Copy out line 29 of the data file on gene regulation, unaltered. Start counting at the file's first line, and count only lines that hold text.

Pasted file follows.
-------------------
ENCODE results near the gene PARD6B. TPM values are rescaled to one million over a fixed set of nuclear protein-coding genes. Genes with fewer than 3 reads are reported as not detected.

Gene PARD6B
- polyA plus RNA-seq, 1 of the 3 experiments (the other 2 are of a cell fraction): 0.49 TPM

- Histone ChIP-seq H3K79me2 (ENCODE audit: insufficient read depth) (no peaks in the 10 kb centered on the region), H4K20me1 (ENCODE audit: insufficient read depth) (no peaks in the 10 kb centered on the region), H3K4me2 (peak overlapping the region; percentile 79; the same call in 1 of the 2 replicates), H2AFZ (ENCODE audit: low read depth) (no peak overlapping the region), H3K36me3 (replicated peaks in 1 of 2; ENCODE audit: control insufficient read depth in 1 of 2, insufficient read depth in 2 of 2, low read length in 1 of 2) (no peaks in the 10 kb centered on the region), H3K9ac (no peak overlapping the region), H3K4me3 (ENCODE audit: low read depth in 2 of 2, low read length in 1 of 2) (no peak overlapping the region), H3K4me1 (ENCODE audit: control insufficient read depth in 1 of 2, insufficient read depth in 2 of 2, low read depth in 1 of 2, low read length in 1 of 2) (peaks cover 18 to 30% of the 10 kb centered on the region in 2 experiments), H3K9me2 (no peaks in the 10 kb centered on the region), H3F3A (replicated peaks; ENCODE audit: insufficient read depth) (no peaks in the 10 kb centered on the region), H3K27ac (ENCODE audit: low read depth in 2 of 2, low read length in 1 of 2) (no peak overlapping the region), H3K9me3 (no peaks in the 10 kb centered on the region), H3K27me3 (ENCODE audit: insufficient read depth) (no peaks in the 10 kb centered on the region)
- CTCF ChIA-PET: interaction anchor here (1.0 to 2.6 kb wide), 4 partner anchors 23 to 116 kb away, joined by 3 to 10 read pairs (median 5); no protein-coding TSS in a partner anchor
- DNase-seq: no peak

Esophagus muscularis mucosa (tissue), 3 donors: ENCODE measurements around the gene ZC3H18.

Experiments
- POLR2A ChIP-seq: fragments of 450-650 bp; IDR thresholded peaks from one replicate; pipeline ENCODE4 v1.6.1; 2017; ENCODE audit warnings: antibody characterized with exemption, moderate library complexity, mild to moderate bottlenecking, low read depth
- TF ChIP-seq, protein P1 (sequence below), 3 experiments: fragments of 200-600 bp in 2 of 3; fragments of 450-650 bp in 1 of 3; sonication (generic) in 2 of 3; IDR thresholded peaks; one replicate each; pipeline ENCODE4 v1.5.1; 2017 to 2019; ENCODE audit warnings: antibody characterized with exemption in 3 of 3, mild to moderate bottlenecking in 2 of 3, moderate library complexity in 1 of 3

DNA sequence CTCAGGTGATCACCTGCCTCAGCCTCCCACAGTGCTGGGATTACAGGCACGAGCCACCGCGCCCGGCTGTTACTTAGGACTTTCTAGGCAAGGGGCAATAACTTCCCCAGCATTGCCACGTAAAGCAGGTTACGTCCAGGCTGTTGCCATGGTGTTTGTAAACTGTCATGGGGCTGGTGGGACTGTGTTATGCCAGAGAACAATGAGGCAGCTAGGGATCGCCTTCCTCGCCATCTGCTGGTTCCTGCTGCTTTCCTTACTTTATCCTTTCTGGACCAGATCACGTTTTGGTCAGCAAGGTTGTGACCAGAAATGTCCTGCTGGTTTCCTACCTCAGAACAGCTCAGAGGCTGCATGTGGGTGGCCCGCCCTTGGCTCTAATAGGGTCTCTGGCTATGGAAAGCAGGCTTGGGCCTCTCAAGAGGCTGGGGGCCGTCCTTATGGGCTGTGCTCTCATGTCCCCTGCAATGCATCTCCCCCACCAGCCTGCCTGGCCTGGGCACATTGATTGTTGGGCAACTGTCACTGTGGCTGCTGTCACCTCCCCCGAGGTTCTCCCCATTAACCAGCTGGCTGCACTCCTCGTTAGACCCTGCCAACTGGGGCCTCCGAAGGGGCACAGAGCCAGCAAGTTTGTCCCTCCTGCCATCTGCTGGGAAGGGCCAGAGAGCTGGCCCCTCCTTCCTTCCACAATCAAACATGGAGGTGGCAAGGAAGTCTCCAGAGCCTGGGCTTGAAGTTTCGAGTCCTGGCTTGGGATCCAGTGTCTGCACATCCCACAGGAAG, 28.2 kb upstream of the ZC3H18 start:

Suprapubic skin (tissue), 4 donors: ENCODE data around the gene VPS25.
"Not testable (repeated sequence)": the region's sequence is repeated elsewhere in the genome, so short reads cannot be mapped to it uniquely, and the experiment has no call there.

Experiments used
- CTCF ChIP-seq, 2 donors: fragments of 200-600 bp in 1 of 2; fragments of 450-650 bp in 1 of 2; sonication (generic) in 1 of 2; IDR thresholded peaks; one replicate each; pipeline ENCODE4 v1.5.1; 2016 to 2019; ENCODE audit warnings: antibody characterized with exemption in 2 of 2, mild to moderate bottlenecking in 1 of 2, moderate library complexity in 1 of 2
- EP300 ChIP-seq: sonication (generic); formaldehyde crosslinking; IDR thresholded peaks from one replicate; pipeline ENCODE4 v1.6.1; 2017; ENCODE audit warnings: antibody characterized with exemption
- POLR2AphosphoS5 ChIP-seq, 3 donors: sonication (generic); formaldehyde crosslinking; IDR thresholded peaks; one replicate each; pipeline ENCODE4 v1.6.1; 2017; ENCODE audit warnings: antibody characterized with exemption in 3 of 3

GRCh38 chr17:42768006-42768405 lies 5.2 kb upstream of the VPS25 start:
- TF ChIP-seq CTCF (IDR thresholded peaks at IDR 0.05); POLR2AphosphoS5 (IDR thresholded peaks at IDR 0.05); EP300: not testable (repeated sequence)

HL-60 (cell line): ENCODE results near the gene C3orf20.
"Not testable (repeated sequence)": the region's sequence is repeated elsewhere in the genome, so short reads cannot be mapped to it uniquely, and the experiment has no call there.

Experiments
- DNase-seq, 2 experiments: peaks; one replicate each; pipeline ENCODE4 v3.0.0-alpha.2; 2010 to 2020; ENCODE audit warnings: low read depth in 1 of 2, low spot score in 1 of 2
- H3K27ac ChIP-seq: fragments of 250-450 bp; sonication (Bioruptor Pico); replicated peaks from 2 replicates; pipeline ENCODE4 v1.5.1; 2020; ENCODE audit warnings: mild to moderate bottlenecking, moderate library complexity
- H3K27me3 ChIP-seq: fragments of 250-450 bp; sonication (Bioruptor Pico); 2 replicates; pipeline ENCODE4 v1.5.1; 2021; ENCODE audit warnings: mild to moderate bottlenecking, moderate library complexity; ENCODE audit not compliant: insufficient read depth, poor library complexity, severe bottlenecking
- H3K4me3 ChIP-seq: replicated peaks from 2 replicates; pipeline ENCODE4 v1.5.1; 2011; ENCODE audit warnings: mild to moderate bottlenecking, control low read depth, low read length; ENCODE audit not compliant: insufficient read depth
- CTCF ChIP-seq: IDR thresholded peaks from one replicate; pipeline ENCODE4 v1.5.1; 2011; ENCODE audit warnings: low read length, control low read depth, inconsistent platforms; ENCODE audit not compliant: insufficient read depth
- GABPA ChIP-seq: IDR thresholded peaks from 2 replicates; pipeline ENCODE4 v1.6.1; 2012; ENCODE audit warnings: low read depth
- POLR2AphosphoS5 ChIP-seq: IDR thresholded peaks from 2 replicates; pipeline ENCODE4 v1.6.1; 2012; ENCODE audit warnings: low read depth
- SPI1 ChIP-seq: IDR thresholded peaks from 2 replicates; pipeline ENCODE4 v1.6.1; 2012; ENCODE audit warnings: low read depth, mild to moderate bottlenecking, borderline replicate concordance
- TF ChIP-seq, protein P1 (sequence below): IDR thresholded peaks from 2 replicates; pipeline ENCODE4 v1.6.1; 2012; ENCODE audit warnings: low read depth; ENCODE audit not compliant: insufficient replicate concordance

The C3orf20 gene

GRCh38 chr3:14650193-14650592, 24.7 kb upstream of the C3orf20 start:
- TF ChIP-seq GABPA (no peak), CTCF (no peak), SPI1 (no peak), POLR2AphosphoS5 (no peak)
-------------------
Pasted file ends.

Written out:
- POLR2AphosphoS5 ChIP-seq: IDR thresholded peaks from 2 replicates; pipeline ENCODE4 v1.6.1; 2012; ENCODE audit warnings: low read depth